One of the hurdles that OpenStack, the open source answer to Amazon’s proprietary cloud ecosystem, has faced since its inception nearly five years ago, is the fear that the various OpenStack-based clouds will not work with each other.
That, for example, Hewlett-Packard (HPQ) Helion cloud will not work with Rackspace (RAX) cloud which will not work with Cisco’s (CSCO) cloud. Perhaps worse, that an application written for one of those clouds will not run on the others.
Such snafus would pretty much kill off the theoretical value of the open-source cloud as a way for customers to avoid getting locked into any one vendor. If you don’t like how OpenStack vendor A is treating you, then you decamp to OpenStack Vendor B.
This week, at the OpenStack Summit in Vancouver, the community will try to nip this angst in the bud by touting that more than a dozen of its members have passed a passel of interoperability tests. They include: HP, IBM (IBM), Mirantis, Red Hat (RHT) SUSE, SwiftStack, Ubuntu, and VMware (VMW) but other companies should be joining the ranks soon, according to Alan Clark, Chairman of the OpenStack Foundation and an executive with SUSE. Should a cloud flunk these tests, it cannot carry the OpenStack brand. And make no mistake, that brand is seen as a plus.
These tests are not for all of OpenStack but do ensure that the core pieces will interoperate, Clark said in an interview before the Vancouver, B.C. event. “We recognized the need for [interoperability] early on but also the need to differentiate. When we first started talking about this, the number of OpenStack components was six or seven. Now there are about 30.” New OpenStack components that are proposed and accepted may or may not become subject to the interoperability testing process.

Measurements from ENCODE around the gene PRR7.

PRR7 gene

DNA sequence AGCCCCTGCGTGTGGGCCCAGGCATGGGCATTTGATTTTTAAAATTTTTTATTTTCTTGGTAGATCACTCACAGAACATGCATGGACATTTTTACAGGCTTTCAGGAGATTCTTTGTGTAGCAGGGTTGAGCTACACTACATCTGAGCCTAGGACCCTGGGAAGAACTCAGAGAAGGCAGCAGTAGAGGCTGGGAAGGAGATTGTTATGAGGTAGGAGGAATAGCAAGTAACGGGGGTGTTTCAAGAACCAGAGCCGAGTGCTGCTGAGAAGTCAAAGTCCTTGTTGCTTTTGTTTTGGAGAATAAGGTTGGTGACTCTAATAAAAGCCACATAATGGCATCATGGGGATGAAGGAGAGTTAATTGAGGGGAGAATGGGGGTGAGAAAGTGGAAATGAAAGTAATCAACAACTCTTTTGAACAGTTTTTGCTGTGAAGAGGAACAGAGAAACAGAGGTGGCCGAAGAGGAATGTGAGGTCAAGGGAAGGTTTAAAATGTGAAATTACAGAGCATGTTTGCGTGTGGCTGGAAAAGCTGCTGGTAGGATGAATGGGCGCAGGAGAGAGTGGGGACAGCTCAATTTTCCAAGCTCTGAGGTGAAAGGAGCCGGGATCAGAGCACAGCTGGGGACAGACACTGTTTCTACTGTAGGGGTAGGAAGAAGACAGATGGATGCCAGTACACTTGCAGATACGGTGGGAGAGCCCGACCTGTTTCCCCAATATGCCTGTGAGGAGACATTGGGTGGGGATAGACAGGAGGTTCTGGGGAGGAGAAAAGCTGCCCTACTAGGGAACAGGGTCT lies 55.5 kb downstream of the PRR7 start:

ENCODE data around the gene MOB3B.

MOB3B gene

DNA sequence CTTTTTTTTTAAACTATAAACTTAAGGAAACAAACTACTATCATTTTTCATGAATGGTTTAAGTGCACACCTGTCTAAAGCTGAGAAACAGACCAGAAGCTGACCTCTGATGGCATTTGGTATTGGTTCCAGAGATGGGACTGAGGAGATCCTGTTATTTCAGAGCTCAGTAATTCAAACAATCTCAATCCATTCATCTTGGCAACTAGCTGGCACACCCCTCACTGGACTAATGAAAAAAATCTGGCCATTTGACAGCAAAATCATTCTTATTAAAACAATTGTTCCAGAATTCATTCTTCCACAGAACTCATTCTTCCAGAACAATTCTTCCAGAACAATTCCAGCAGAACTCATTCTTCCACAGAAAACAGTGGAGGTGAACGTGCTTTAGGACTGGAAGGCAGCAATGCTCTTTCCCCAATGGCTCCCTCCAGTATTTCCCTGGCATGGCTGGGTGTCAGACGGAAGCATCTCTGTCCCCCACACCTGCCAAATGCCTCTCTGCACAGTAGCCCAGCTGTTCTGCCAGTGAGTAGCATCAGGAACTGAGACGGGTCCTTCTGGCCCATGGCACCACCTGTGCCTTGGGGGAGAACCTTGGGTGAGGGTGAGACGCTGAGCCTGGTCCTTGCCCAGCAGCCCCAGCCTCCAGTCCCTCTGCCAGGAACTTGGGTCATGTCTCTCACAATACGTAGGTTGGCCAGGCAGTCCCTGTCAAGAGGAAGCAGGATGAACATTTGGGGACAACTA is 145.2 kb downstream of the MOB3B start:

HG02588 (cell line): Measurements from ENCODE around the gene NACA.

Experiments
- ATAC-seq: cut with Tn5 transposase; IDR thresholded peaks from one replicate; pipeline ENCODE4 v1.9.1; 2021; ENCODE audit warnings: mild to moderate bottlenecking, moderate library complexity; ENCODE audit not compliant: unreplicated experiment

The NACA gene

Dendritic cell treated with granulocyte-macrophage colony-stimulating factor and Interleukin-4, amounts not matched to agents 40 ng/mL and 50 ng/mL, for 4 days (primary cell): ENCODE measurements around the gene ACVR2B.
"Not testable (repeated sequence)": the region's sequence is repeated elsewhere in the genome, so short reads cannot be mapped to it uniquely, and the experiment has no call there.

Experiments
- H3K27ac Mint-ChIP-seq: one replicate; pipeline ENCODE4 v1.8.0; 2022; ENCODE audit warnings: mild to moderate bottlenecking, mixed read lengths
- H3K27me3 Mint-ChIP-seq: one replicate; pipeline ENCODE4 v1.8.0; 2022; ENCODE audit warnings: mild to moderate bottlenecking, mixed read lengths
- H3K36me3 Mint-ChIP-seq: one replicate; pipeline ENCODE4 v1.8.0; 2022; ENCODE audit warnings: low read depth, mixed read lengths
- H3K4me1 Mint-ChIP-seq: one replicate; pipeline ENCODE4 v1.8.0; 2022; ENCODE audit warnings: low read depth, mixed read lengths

The line between interoperability and differentiation is a razor’s edge. The fear is that OpenStack could go the way of the old Unix operating system which was fragmented by different vendors to such a degree that an application that ran on HP Unix (HP-UX) would not necessarily run on Sun Solaris or IBM AIX. For developers and for big companies that is a nightmare scenario.
There will also be a big focus on assuring big customers that they will be able to deploy computing jobs across various OpenStack-based public clouds from different vendors around the world from a single portal.
Also at the Summit, Red Hat announced its Cloud Suite for Applications which combines Red Hat Enterprise Linux, its OpenStack implementation and its OpenShift platform as a service in one integrated package, available as an early preview. Melding its base cloud infrastructure (OpenStack) with its software development platform (OpenShift) reflects a smudging of the lines between the two categories. Red Hat’s pitch is that business customers want to buy an integrated stack of tools that is not hard or time-consuming to deploy and maintain.
Others might see that as the sort of vendor lock-in that many companies are fleeing. (A Red Hat official said customers are free to use other components as well.) It’s worth noting that while Red Hat is pushing OpenShift, many of its OpenStack buddies are backing Cloud Foundry, a rival open-source development platform that hosted its own little rodeo last week.
In other news from the summit, Ansible, a startup backing a hot configuration management tool that makes it easy for businesses to get the underlying cloud infrastructure ready to host software, launched the Simple OpenStack Initiative, backed by Cisco, CSC, HP, and Rackspace. Difficulty of rolling out and managing multiple OpenStack components is another stumbling block for would-be customers so if this effort can make progress here, more power to it.